Publisher: Cambridge University Press, Cambridge
Publication Year: 2019
Page Count: 690
ISBN Number: 9781107136564
Price: £ 89.99
Wildlife Disease Ecology: Linking Theory to Data and Application
Zoonotic diseases (those that infect humans but which originate in populations of wild animals), especially novel ones, sometimes receive quite high profile, e.g. avian influenza, Ebola and, more recently, coronaviruses.
The study of disease in wild animals, though, is something of a ‘Cinderella’ subject and this book does a valuable service in bringing together a wide range of case-studies, from carnations through to American buffalo, to show what a fertile area it is.
Three chapters may be of particular interest to BTO readers. One on Red Grouse shows the complex ways in which the parasite influences infected birds’ behaviour and physiology, one on the House Finch, describes how large-scale volunteer-collected data can help us understand disease spread, and one on Badgers explores how we measure the spread of infected individuals and some of the implications of this for management strategies.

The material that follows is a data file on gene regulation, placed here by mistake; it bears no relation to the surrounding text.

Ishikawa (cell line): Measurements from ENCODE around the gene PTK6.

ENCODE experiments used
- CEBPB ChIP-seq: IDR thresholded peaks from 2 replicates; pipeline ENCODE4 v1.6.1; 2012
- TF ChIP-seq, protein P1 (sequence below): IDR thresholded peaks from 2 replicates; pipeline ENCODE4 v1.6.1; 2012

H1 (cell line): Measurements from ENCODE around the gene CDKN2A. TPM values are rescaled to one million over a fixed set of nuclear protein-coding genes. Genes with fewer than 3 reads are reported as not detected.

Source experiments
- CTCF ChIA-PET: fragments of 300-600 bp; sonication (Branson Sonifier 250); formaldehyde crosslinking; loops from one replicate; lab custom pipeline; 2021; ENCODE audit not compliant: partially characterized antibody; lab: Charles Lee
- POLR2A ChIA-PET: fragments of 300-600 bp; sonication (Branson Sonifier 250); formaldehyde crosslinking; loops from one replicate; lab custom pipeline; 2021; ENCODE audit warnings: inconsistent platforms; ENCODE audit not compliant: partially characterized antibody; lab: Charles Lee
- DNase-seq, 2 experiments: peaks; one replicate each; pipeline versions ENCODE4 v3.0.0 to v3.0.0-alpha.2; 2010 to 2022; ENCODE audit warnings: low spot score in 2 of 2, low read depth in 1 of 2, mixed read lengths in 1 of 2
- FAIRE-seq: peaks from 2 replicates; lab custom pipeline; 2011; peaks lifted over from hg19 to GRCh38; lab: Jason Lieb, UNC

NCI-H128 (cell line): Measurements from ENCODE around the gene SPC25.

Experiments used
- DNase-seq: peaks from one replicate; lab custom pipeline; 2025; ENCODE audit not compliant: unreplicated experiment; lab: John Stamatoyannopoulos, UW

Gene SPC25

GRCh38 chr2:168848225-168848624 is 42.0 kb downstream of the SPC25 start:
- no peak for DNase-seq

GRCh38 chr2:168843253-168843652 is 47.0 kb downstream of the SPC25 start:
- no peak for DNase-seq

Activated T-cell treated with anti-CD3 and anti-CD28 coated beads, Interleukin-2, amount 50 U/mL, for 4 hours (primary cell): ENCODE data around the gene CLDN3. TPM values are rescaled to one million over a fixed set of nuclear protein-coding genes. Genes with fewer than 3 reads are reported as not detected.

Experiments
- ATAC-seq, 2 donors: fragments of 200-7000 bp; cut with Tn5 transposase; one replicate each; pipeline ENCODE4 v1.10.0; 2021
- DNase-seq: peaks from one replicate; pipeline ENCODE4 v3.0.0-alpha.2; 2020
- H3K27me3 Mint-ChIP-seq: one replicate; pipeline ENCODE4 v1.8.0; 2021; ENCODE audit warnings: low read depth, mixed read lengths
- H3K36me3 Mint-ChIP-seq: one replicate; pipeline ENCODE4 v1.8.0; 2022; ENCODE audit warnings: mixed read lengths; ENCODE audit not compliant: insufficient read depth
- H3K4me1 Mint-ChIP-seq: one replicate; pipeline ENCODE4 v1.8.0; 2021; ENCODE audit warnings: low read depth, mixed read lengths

This is a book aimed squarely at researchers, but it does start with a helpful glossary and many of the authors have attempted to write in a style that is accessible to non-specialists. In a move that should be copied by others, the publisher has provided non-technical summaries to all the chapters on its website, which provide at least the gist of each case, though making them a bit longer might have made them even more useful to those daunted by the full text.
Overall, this is a fascinating collection of studies that showcases why wildlife diseases are worthy of study and how combining field observations, experiments, mathematical models and the latest in genomic and molecular research provides not only research insight, but also contributes to effective conservation and management efforts.
Book reviewed by Rob Robinsonbuy this book
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